- The Washington Times - Tuesday, July 2, 2002

Here's hoping that the only fireworks we'll see on Independence Day are the "bombs bursting in air" over the National Mall.
If we are to believe the numerous and nebulous warnings of the FBI, terrorists are planning to rain on our Fourth of July parade and light up America's birthday cake with spectacular sparklers.
But too many of us are suffering "threat fatigue" from such unspecified threats, as the New York Times reports. "However, the political and cultural significance of this date warrants increased vigilance," wrote FBI officials in a secret message sent to local law enforcement officials.
For weeks, federal and local officials have been haggling with each other about the appropriate security measures for the July Fourth festivities on the Mall, which make up the country's most significant and symbolic celebration.
Plans to provide maximum security with minimal hassles have been a blockbuster challenge. But too much of a good thing can't be bad in this instance. Understandably, local leaders such as D.C. Delegate Eleanor Holmes Norton and Mayor Anthony A. Williams argued strongly against erecting Fort Knox-like barriers around the Washington Monument for fear it would scare away tax-generating tourists.
But speaking of fear, Lt. Scott Fear, a U.S. Park Police spokesman said, in essence, not to let a few terrorists get the best of you. "We want to get the word out that the Mall is open" for Thursday's parade, concert and fireworks display, he said.
Now, how you get there may be another story. By subway? The Smithsonian Metro stop will be closed. By car? You can't drive anywhere near 15th, 17th or 23rd streets NW. By boat? Don't even think about dropping anchor or docking anywhere between the 14th Street and the Memorial bridges. By foot? It's your best bet, but remember there will be no access to the fortressed White House on barricaded Pennsylvania Avenue NW.
A recent survey released by the Colonial Williamsburg Foundation contends that almost half of the respondents to their survey agreed with this statement: "We are living in dangerous times. If we need to relinquish some of our personal freedoms and privacies to protect our country, we should all be prepared to do that."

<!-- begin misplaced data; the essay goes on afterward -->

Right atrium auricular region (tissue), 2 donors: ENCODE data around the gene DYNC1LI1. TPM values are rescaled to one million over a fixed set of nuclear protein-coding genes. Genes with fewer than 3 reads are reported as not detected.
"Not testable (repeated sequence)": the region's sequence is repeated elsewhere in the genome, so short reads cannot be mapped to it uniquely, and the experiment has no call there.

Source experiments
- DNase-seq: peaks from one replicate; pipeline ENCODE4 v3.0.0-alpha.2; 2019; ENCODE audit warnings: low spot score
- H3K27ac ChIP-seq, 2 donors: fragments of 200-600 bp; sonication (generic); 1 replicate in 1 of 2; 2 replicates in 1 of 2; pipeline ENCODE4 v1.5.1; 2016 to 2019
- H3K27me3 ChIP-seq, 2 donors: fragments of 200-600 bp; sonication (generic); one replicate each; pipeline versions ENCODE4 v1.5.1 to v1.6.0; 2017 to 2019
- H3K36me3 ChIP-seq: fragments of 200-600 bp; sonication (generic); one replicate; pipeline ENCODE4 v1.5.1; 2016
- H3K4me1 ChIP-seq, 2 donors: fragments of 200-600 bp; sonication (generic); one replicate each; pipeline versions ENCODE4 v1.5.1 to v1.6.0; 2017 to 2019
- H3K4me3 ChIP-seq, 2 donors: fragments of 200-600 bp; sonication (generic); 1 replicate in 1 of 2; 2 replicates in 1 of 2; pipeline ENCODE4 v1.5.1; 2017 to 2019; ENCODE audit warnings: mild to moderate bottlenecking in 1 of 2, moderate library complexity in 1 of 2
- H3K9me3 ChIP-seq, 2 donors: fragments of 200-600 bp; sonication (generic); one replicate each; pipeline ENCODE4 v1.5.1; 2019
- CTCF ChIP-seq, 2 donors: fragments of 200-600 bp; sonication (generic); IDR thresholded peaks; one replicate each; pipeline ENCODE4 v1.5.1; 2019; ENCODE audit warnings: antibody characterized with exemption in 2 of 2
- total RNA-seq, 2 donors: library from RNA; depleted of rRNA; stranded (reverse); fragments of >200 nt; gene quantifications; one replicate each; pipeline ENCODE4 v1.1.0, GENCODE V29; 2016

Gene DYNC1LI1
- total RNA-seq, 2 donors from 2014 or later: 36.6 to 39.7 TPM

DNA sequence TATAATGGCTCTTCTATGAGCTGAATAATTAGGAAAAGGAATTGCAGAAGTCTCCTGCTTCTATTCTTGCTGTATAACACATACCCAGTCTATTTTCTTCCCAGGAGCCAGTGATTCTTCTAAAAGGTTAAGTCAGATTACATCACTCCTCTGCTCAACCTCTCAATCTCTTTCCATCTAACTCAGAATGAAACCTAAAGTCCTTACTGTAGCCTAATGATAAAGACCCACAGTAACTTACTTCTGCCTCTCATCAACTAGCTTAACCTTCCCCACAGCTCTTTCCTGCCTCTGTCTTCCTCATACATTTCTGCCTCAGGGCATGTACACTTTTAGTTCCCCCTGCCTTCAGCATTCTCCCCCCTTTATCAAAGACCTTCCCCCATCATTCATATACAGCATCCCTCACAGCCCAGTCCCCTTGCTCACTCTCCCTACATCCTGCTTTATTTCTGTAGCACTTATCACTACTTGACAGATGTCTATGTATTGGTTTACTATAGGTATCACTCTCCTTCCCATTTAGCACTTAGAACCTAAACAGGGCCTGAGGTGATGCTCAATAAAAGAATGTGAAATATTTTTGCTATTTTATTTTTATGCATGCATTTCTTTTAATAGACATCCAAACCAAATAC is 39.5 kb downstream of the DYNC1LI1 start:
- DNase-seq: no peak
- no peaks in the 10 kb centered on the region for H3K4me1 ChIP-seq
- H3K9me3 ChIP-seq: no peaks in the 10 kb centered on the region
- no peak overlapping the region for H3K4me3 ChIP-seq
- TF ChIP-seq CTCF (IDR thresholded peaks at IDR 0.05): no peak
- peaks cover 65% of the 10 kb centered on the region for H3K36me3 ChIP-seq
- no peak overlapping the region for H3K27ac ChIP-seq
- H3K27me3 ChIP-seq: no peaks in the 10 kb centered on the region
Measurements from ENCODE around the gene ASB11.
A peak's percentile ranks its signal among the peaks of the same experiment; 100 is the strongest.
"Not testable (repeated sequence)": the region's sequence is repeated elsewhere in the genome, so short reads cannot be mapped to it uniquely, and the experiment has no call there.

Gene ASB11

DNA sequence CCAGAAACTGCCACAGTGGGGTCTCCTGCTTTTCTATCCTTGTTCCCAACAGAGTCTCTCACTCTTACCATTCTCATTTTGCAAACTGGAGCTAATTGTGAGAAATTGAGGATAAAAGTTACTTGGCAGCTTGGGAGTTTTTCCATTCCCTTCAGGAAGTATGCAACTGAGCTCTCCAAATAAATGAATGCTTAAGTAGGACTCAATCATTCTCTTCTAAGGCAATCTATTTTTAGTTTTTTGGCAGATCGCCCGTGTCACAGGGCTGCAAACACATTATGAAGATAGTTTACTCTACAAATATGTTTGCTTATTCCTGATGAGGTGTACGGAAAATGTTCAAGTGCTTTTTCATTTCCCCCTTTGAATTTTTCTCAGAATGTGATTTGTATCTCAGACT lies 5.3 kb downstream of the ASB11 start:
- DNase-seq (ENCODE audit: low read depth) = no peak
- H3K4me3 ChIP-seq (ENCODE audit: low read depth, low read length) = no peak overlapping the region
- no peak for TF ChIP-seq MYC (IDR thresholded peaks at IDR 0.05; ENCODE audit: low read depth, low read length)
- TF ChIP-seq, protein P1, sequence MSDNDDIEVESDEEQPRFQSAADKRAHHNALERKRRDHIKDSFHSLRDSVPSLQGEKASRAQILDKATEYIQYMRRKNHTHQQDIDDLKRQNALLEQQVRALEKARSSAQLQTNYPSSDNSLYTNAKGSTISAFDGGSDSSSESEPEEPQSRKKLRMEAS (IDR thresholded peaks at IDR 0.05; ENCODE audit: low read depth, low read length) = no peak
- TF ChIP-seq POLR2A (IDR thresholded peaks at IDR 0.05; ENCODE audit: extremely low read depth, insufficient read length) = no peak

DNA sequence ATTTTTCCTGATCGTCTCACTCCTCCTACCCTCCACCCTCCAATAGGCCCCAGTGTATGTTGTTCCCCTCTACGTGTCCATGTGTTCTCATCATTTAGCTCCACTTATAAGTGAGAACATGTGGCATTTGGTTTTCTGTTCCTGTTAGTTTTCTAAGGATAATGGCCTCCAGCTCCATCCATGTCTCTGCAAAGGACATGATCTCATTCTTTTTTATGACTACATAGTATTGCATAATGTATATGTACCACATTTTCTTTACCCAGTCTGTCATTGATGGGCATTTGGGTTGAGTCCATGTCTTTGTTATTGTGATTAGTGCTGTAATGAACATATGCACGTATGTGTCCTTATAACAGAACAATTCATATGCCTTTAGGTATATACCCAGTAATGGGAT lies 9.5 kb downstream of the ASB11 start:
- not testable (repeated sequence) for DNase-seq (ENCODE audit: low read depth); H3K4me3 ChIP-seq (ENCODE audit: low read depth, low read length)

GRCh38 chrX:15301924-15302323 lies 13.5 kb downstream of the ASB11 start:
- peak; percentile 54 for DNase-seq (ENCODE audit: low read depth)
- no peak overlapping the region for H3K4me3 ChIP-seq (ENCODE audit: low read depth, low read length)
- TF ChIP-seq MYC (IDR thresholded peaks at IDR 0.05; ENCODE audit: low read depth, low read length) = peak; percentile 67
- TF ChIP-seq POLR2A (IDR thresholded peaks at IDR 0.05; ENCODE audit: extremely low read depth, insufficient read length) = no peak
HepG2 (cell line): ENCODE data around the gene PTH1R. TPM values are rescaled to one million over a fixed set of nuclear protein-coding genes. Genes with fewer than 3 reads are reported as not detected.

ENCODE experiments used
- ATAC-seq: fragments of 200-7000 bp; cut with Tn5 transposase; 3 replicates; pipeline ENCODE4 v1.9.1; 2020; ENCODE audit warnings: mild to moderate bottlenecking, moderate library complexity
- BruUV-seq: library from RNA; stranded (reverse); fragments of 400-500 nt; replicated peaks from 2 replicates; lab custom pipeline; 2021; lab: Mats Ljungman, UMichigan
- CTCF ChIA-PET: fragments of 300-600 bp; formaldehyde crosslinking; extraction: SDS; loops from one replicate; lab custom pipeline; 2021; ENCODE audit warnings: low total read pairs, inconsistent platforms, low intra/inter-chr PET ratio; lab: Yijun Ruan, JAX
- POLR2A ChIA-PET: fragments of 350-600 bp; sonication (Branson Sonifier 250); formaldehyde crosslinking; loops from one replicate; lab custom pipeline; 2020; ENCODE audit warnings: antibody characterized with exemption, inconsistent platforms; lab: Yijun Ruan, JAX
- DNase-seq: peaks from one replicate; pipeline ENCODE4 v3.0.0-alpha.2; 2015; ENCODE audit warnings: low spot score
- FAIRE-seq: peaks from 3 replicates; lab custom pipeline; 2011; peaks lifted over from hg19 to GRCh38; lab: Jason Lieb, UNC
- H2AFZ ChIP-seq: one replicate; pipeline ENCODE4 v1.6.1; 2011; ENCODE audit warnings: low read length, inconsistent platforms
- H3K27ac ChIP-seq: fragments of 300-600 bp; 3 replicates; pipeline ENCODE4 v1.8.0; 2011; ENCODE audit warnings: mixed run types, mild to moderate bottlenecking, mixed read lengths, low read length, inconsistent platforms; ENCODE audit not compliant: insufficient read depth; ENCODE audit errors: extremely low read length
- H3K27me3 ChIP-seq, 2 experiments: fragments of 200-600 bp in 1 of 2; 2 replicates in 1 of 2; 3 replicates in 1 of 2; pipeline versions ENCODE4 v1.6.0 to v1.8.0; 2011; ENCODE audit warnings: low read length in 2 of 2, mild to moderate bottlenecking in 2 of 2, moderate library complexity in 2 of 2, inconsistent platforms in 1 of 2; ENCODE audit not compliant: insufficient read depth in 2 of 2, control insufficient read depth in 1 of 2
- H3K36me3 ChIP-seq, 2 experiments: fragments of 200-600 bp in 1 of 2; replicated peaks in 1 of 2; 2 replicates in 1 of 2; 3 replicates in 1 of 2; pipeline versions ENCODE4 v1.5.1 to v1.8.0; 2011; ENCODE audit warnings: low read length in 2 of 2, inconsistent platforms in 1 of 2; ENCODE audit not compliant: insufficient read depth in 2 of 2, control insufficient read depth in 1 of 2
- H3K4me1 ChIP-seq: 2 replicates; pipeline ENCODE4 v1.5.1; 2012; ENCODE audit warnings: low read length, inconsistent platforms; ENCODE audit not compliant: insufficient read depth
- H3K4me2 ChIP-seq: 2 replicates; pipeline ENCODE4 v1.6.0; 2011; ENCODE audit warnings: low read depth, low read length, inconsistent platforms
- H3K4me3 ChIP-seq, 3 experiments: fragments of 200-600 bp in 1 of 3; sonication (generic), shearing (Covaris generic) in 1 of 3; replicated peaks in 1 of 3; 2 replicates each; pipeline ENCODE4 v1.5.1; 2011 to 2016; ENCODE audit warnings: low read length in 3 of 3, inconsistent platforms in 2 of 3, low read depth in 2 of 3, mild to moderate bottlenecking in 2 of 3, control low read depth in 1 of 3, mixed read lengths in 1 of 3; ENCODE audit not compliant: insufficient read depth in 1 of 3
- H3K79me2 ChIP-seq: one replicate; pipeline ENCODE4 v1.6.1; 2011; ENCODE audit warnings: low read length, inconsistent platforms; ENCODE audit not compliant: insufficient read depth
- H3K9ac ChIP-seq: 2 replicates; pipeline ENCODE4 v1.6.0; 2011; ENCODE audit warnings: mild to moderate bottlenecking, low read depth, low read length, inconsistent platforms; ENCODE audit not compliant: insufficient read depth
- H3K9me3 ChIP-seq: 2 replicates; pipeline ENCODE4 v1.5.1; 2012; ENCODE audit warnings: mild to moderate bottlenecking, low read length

These freedom-loving folks, at least 53 percent of the 1,000 Americans asked, also said the FBI should be given greater power to monitor citizens.
Not to worry. You will be much obliged by the tighter security this year. When you are being scanned and searched as you are shoved through those doubled-gated, heavily armed checkpoints, try to remember that you are still standing on good old USA ground and not in Berlin circa 1944.
Ah, the land of the free and the home of the brave. Since September 11, we're a little less free but a lot braver.
We have to be. And we all have to be just a bit more alert and attentive to the things and people surrounding us. Still, we cannot let our fears of "potential threats" control our lives.
We can search, we can police, we can scan every entrance to warn of terror, but what can we do to guard against the bigger enemy within, which is fear itself? Try as they might, all the muscle and money government can muster cannot not come up with enough contingency plans to cover every scary scenario masterminded by all manner of terrorists, whether foreign or homegrown. And the $60 million expected to be allocated in anti-terrorism grants by the feds is only mildly reassuring.
As trite as it sounds, life holds no guarantees. It never did. Not before September 11 or after. Like the old folks say, we have to "keep on keeping on."
Despite the unprecedented events of the past year, each of us needs to get on with the business of living by making the most of life.
Fear will cripple you, totally immobilize you, rob you of a full and rich life if you allow yourself, your community, your country to be intimidated by someone's fear, hatred and insanity. To become a hostage in your own home is to imprison yourself in a living hell.
Besides, long-term Washingtonians should have learned to adjust to the frequent inconveniences that are part of their daily routines, living as they do in the nation's capital, where they must not only withstand threats of terror and war, but also the sudden security precautions brought on by myriad protesters, festivals and tourist attractions.
This Fourth of July celebration will undoubtedly be far from normal. Maybe it ought to be. Maybe we shouldn't rush to get back to "normal." Maybe the "normal," when we hurried here and there barely taking a breather and not taking time to appreciate our blessings, was not so good after all. Maybe "normal," when we appeared oblivious to the trials and tribulations of all around us, was not so good either.
And, just maybe, we can hope that this not-so-normal outpouring of support and sympathy amid tightened security will make us a better people and a better nation as we celebrate this country's 226th birthday.


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